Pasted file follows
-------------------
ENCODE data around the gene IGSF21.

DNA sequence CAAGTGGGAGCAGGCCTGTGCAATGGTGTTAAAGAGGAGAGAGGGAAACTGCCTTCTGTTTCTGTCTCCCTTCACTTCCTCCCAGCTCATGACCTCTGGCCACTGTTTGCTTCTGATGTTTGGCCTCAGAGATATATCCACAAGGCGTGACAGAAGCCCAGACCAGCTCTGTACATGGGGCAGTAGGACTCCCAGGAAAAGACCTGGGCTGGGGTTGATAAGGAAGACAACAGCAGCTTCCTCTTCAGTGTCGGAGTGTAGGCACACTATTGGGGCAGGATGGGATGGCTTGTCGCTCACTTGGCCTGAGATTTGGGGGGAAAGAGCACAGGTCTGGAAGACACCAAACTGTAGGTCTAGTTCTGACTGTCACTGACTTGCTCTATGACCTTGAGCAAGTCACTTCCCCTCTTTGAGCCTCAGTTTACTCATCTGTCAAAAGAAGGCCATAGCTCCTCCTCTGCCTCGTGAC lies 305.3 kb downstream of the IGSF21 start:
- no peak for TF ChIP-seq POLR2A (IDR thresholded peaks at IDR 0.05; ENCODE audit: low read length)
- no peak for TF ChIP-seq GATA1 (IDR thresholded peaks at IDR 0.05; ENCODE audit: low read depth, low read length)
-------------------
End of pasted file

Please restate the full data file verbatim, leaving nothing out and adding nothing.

ENCODE data around the gene IGSF21.

DNA sequence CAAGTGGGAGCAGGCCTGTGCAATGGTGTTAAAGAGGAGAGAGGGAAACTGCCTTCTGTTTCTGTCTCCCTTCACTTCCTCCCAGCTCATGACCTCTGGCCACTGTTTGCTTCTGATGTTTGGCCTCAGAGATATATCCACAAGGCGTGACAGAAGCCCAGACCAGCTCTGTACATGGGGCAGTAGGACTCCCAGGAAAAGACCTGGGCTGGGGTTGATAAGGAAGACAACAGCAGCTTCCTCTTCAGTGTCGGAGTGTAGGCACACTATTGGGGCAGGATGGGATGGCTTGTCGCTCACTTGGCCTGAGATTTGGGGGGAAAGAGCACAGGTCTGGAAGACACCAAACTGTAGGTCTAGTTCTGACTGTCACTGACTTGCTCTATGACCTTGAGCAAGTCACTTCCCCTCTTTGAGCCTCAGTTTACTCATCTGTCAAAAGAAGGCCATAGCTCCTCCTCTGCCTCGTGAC lies 305.3 kb downstream of the IGSF21 start:
- no peak for TF ChIP-seq POLR2A (IDR thresholded peaks at IDR 0.05; ENCODE audit: low read length)
- no peak for TF ChIP-seq GATA1 (IDR thresholded peaks at IDR 0.05; ENCODE audit: low read depth, low read length)